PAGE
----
Rotary’s early emblem was a simple wagon wheel (in motion with dust).
It was designed in 1905 by Montague M. Bear, a member of the Rotary Club of Chicago who was an engraver. He designed the emblem to represent both civilization and movement. Most of the early Rotary clubs adopted the wheel in one form or another.
In 1922, the organization decided to create and preserve an emblem for the exclusive use of all Rotarians, and the following year, the present emblem, a gearwheel with 24 cogs and six spokes, was adopted. A keyway was added to signify the usefulness of the gearwheel.
An official description of the emblem was adopted at the 1929 International Convention. Royal blue and gold were chosen as the official Rotary colors and the flag of Rotary was designated as a white field with the emblem emblazoned in its center. The emblem, worn as a lapel pin, now identifies Rotarians around the world.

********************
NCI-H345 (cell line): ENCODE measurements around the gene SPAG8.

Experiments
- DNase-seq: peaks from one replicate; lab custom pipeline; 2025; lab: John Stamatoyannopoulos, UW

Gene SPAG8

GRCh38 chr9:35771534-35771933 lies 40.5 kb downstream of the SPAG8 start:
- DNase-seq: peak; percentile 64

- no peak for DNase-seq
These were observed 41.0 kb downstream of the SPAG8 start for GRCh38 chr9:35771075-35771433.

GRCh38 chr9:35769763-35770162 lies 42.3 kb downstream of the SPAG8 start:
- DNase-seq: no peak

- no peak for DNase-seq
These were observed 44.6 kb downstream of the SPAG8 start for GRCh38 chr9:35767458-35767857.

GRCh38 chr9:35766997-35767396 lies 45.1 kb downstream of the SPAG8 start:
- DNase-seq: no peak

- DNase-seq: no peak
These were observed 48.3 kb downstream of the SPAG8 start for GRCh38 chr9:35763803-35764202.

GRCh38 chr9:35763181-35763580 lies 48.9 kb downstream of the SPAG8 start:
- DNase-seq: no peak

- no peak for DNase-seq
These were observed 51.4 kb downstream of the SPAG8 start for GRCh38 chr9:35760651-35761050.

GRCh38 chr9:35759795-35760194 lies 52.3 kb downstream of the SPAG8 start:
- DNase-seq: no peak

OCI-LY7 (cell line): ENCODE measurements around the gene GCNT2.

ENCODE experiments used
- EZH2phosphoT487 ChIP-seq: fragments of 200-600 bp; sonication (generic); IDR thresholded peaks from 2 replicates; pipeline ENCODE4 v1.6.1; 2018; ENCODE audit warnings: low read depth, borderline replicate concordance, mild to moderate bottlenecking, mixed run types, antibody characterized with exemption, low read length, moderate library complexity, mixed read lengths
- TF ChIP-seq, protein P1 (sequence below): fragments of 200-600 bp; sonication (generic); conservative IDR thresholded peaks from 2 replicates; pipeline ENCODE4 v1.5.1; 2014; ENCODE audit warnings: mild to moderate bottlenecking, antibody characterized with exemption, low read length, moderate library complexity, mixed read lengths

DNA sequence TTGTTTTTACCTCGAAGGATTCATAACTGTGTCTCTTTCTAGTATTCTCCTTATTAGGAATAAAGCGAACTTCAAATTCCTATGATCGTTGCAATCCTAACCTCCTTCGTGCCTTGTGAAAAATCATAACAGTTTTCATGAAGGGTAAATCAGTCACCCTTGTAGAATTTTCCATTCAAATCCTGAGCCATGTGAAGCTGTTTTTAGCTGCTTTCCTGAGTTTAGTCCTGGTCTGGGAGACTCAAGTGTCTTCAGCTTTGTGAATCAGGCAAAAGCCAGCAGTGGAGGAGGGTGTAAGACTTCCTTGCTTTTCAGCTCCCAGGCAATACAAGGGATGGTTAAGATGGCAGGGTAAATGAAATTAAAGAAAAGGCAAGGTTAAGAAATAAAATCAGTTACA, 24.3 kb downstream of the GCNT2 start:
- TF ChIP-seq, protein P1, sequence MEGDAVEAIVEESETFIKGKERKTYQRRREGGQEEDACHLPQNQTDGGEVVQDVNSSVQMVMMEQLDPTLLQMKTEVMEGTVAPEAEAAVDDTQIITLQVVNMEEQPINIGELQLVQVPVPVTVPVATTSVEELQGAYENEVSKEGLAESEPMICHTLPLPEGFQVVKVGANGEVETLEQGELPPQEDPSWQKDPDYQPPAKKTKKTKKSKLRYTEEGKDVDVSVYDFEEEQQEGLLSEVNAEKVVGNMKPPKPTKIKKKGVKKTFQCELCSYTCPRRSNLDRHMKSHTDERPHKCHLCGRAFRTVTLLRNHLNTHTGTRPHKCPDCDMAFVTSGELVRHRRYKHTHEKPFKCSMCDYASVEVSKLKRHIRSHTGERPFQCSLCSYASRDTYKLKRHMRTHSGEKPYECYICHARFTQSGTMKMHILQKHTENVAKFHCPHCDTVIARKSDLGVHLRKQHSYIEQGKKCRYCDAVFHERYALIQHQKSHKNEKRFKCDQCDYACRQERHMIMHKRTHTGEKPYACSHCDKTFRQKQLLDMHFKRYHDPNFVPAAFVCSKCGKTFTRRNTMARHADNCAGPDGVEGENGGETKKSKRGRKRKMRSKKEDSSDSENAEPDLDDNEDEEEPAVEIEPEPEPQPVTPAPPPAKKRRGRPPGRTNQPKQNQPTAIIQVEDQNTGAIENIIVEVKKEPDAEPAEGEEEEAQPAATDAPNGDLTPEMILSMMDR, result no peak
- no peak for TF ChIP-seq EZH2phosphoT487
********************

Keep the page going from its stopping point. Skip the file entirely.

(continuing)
The Rotary emblem is a trademark owned by Rotary International and is protected throughout the world by the international association. The emblem is a registered trademark in more than 35 countries to date. Clubs, districts and Rotary entities are welcome to use the Rotary emblem subject to the guidelines for the use of the Rotary Marks as set forth by RI’s Board of Directors. These guidelines govern the use of the Rotary Marks on all merchandise, promotional materials and publications, including domain names and web sites.